The PRIA’s pre-election breakfast, ‘Campaign Realities – The Eye of the Storm’, was held on Tuesday, 30 April 2019. Guests listened intently as experienced political campaigners Matt Hingerty and Simon Banks shared their insights on tactics currently employed in the lead up to election day. Matt and Simon noted this year’s campaigns saw political parties utilise old and new tactics to target undecided voters.
Pictured: Matt Hingerty, Susan Redden Makatoa (MC) and Simon Banks
Face-to-face campaigning has always been an essential tool in narrowing margins between parties in key seats. The tactic has been predominant during pre-polling – this year over two million Australians have opted to vote early, and the Electoral Commission has predicted a total of five million people will vote during the pre-poll period. Parties use this time to personally engage with early voters at selected pre-poll facilities with the aim to promote policies and swing voters in their favour.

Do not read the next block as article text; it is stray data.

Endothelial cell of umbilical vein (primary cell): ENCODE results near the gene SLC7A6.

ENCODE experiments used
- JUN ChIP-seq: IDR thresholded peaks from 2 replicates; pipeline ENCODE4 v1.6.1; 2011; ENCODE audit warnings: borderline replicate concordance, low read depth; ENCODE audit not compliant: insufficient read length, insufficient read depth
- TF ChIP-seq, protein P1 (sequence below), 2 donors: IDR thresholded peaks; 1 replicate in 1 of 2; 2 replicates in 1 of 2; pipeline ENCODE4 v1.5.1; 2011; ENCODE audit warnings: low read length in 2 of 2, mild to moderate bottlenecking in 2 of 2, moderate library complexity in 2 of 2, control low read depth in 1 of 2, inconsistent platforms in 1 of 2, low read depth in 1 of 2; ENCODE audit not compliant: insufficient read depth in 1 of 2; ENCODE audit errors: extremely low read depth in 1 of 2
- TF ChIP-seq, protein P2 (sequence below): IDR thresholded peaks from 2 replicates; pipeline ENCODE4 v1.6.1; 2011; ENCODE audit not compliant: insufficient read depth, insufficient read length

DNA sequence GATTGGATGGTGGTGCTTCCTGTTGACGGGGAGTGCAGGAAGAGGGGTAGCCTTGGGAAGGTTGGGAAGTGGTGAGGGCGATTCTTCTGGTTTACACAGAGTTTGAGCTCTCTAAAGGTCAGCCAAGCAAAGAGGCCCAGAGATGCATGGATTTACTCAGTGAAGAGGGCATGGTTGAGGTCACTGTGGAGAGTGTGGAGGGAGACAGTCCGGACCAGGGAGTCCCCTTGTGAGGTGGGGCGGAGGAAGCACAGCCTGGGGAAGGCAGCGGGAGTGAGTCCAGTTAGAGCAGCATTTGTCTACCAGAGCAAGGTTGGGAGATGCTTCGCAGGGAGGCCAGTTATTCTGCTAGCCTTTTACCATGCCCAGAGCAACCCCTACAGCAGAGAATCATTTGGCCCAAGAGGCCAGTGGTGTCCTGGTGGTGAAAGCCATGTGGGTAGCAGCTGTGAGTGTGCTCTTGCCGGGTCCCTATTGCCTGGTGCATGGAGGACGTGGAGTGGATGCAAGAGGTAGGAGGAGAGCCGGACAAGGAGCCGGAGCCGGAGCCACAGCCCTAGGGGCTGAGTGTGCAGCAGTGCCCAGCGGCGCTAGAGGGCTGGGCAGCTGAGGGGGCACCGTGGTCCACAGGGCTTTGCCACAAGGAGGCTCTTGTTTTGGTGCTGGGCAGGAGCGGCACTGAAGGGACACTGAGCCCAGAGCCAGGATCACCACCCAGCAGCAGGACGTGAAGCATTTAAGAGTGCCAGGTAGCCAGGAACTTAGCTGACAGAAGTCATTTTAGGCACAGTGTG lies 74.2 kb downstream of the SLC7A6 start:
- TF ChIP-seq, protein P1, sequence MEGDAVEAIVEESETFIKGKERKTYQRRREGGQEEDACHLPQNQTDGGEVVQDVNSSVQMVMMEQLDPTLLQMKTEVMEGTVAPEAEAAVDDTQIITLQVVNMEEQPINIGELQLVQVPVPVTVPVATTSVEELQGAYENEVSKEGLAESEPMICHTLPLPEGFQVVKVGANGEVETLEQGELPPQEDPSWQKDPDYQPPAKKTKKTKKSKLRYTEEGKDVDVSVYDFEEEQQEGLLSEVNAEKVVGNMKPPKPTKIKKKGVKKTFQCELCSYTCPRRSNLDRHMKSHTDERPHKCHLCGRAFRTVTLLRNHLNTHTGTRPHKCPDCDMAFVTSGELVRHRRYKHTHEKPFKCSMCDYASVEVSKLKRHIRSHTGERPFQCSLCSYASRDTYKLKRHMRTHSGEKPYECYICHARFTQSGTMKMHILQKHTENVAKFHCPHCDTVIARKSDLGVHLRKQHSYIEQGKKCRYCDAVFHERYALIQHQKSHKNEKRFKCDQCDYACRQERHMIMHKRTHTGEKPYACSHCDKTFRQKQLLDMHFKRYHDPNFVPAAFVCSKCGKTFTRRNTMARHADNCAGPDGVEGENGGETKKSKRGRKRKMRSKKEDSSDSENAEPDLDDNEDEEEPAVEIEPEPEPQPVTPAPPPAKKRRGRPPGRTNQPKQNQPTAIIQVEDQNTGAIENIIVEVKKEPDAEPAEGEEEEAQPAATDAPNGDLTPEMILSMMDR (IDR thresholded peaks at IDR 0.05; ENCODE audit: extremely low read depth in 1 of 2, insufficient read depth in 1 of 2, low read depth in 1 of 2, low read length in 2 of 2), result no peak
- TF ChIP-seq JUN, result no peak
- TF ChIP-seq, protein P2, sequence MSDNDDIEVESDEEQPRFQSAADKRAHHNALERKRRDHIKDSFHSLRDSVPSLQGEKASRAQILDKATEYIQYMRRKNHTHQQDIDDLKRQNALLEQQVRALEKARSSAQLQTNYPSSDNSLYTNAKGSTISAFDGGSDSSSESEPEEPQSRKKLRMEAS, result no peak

Social media has become the new driving force for campaigns - especially in 2019. Parties have utilised platforms such as YouTube, Facebook and Twitter. With their exemption from the Privacy Act, parties have access to bigger, more specific data which allows them to track and target voters more precisely (and hopefully reap better results from their social media advertising).
A take-out for all communications professionals is the integration of old and new tactics can create versatile campaigns that reach a larger percentage of your target audience. Traditional human interaction remains a highly valuable aspect for consumers, where digital marketing and social media pave the way for new interactions between brands and their audience. Finding the balance between old and new is the key to a more successful campaign.
Written by Madeleine Darcovich